Ericsson contributes to NBC Olympics

NBC is to use MPEG-4 AVC compression from Ericsson for contribution and distribution to maximise content value from the London Olympics. Ericsson has also introduced a new compression platform, with multi-codec, multi-network support, writes David Fox.
Author:
Publish date:
28442.jpg

NBC is to use MPEG-4 AVC compression from Ericsson for contribution and distribution to maximise content value from the London Olympics. Ericsson has also introduced a new compression platform, with multi-codec, multi-network support, writes David Fox. Ericsson is providing NBC Sports with a variety of products, including MPEG-4 AVC encoders, professional receivers, multiplexers and satellite modulators as well as a team of support engineers in both London and New York. These engineers will assist in equipment/system set-up, maintenance and troubleshooting ensuring no great sporting moments are lost in transmission. “The Games are the biggest sporting event in the world, and as a result viewers expect coverage to be of the highest quality,” said Staffan Pehrson Ericsson’s vice president and head of TV (pictured). “Live events like this create TV memories and I’m sure that the team at NBC Olympics will raise the bar again this summer. We are proud to provide solutions that allow NBC Olympics to bring US viewers closer to the action and give them the best seat in the house.” “With the athlete’s moving so fast, TV coverage of sporting events is some of the most demanding content to compress and transmit,” added David Mazza, Senior Vice President, Engineering, NBC Olympics. “With millions of viewers throughout the United States watching these events, it is essential that we deliver the best quality pictures possible. Based on our long association with Ericsson, we can be sure its technology will deliver exactly what we need, from the opening ceremony through to the final events.” Ericsson encoding systems were used by NBC for Olympic coverage in 2010, 2008 and 2006. Now Voyager Ericsson launched AVP, a new video processing platform, at NAB. It incorporates multi-codec, multi-function video compression and processing that is claimed to offer “greater performance, scalability, flexibility and efficiency for broadcasters”. These include the AVP3000 Voyager with multi-codec, multi-network support, which is claimed to be “the most advanced live content acquisition solution on the market and the only product to offer a hot-swappable modular architecture capable of supporting MPEG-2, MPEG-4 AVC and JPEG 2000 video compression over satellite and IP networks.” Also new is the AVP2000 Contribution Encoder, for linear content exchange and distribution. In addition to the MPEG-2, MPEG-4 AVC, JPEG 2000 support, new additions include increased density of video processing, video monitoring on the front panel and additional interfaces for analogue video, G.703 networking and contact closures (GPI). There is also the AVP4100 ATSC Integrated System, a self-contained multi-channel headend processing system for the creation of efficient, high quality ATSC multiplex broadcasts within a single rack unit. Ericsson also showed new products for multi-screen video processing. "Broadcasters and TV service providers need to evolve linear and on-demand TV into rich, blended and socially aware multi-screen offerings, and leverage multi-platform delivery and capability to unify delivery networks, back-office systems and client technologies for maximum efficiency and scale," said Pehrson. To this end, it claims its Multiscreen Video Processing systems provide “the most powerful and flexible approach to the growing multi-screen market. It enables high quality and cost-effective processing of hundreds of channels into the thousands of adaptive streaming profiles necessary for a true ‘TV anywhere’ experience.” Its products include: the SPR1200, a highly dense hardware-based multi-screen transcoder to solve the scaling challenge; and the NPR1200, a flexible multi-screen network processor for packaging and publishing linear multi-screen content. These combine into a scalable system that it claims will provide “sufficient power to solve the multi-screen challenge not just today, but into the future.” www.ericsson.comwww.nbcolympics.com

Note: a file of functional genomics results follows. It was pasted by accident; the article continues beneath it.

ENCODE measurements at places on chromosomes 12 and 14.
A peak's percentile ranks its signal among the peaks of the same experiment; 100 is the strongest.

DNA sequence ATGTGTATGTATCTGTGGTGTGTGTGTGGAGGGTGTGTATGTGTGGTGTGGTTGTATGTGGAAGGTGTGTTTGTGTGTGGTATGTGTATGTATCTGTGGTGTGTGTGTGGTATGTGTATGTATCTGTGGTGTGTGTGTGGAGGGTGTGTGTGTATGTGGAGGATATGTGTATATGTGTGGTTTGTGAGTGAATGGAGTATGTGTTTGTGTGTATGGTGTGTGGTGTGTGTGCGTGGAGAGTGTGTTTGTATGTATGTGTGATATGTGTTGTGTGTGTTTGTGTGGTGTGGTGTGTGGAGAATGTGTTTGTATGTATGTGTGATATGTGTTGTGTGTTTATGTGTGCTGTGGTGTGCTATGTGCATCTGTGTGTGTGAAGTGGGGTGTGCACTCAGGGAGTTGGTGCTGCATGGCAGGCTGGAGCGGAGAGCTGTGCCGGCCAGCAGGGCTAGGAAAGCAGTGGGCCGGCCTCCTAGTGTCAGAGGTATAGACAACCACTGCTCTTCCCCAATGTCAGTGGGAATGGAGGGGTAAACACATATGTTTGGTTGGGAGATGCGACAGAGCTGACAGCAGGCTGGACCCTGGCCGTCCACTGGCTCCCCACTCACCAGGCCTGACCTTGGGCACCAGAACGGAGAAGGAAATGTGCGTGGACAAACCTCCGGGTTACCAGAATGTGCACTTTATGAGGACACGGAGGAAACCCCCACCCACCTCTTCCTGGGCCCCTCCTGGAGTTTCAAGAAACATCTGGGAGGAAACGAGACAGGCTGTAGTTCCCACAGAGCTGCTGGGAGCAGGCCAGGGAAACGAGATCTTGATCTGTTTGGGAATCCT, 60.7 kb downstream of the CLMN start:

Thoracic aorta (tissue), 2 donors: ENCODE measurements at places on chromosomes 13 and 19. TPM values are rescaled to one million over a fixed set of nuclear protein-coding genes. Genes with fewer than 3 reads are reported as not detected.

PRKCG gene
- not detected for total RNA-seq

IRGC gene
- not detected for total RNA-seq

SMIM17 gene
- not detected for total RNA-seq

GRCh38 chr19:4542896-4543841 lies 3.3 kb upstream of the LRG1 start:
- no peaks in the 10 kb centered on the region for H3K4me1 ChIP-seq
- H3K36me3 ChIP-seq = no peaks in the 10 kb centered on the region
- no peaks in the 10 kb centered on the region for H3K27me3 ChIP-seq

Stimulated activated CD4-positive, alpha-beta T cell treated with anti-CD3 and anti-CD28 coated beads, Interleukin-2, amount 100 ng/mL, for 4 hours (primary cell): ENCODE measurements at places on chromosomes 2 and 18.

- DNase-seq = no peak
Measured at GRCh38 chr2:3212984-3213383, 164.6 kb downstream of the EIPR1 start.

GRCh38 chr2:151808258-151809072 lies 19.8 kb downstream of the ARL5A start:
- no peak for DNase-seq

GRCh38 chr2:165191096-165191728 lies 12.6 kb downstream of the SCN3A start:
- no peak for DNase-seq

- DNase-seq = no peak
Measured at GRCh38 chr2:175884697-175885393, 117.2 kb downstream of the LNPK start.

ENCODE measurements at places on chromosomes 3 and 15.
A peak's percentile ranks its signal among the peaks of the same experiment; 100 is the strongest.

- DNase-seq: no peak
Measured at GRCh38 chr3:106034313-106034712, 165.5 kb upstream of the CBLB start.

Related